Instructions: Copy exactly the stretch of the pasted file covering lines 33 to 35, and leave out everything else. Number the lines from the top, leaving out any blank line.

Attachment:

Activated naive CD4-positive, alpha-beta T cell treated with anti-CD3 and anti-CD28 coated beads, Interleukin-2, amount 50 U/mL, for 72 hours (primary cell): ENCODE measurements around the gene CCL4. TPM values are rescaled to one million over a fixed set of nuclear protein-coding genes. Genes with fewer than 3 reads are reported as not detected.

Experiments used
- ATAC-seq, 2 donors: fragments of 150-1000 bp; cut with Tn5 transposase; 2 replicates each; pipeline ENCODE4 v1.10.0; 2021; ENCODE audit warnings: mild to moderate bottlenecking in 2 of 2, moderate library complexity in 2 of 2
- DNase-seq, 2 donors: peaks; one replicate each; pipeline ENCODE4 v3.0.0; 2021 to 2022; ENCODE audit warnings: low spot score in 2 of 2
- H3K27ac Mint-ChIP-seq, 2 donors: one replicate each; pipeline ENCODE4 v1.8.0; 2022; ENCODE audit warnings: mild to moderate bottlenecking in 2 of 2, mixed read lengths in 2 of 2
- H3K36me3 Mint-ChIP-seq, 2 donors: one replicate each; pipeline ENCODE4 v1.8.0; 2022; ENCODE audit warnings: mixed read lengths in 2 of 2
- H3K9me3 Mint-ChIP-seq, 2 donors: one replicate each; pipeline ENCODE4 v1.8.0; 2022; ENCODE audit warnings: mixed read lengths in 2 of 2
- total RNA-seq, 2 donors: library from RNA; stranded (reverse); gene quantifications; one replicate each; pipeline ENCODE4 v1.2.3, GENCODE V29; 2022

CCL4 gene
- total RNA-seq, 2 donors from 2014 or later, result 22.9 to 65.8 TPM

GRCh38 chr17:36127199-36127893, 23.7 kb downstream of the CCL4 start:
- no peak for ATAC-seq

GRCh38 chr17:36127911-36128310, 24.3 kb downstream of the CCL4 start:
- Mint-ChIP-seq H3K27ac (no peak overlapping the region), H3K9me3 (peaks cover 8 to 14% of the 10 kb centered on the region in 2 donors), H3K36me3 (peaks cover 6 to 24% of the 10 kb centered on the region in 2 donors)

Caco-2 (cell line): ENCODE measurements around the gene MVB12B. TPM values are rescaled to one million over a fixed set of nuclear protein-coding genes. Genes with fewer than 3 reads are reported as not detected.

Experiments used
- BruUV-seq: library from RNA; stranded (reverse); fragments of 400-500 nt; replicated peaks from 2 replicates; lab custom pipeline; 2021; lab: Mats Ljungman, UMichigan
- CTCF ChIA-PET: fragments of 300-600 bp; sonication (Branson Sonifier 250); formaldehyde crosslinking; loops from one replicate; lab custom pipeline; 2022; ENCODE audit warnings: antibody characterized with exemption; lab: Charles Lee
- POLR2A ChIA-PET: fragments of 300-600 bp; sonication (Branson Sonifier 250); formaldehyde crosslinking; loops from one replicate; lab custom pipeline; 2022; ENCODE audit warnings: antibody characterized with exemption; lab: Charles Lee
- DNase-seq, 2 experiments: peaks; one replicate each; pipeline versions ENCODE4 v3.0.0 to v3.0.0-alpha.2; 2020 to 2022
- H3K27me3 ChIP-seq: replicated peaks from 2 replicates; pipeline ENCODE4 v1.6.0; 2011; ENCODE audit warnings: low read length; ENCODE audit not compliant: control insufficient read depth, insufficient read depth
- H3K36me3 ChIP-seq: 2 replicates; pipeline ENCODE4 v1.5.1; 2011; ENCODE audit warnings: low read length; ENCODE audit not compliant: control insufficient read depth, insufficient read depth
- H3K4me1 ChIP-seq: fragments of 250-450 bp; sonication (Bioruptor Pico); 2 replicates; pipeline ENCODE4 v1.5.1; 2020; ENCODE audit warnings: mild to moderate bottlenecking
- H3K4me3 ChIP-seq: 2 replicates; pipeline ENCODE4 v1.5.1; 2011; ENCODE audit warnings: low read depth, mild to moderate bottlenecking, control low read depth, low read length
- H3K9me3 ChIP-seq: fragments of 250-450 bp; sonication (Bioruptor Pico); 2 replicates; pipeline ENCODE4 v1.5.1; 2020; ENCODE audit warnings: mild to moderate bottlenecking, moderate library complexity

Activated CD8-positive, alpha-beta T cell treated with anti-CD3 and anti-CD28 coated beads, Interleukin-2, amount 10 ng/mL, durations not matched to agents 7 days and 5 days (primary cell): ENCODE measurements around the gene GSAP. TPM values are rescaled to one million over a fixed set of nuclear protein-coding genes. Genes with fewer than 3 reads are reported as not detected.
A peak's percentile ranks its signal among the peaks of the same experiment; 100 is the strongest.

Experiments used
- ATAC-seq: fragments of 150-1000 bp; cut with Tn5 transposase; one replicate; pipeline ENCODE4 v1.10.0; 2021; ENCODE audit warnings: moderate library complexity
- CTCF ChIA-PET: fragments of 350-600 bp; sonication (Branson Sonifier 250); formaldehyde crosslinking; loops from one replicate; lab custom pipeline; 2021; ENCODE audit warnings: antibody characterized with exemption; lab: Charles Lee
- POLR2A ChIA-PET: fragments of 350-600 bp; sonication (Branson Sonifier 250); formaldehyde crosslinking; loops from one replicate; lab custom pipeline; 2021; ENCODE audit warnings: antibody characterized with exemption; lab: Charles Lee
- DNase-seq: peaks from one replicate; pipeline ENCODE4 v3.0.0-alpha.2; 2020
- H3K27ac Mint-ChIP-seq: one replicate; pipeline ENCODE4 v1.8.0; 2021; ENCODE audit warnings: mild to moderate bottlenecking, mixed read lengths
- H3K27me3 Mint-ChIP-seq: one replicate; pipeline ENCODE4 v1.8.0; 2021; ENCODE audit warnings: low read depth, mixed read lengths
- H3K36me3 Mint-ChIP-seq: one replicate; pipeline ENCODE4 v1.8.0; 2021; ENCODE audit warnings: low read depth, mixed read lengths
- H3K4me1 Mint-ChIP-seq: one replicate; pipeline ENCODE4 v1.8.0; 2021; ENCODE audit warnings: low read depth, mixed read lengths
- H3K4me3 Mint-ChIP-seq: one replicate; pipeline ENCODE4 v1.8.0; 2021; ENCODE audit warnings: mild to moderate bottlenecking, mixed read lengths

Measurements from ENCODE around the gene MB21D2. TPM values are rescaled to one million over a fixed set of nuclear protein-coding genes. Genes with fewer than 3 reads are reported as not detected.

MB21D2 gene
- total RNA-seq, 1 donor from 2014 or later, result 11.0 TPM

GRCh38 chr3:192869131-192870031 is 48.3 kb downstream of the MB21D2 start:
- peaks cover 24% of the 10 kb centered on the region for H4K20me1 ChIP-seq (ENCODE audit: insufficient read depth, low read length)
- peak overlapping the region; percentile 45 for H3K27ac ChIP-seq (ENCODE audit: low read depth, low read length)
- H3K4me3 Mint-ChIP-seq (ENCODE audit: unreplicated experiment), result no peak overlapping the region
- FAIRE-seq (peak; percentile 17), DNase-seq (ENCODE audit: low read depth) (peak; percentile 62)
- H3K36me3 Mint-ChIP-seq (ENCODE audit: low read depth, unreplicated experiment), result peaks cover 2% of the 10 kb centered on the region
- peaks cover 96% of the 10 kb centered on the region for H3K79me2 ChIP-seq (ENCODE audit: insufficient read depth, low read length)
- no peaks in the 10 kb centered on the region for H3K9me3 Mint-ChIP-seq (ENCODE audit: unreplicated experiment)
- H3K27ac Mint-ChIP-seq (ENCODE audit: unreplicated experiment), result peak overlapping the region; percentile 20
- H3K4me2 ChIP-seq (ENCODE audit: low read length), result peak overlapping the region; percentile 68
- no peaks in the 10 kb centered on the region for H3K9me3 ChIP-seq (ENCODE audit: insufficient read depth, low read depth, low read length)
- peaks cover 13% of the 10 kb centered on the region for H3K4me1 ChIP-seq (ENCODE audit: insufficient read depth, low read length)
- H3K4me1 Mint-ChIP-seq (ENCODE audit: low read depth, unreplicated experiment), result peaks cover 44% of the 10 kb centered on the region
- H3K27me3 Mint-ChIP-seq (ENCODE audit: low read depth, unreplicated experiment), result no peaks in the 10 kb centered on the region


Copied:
- H3K27ac Mint-ChIP-seq: one replicate; pipeline ENCODE4 v1.8.0; 2021; ENCODE audit warnings: mild to moderate bottlenecking, mixed read lengths
- H3K27me3 Mint-ChIP-seq: one replicate; pipeline ENCODE4 v1.8.0; 2021; ENCODE audit warnings: low read depth, mixed read lengths
- H3K36me3 Mint-ChIP-seq: one replicate; pipeline ENCODE4 v1.8.0; 2021; ENCODE audit warnings: low read depth, mixed read lengths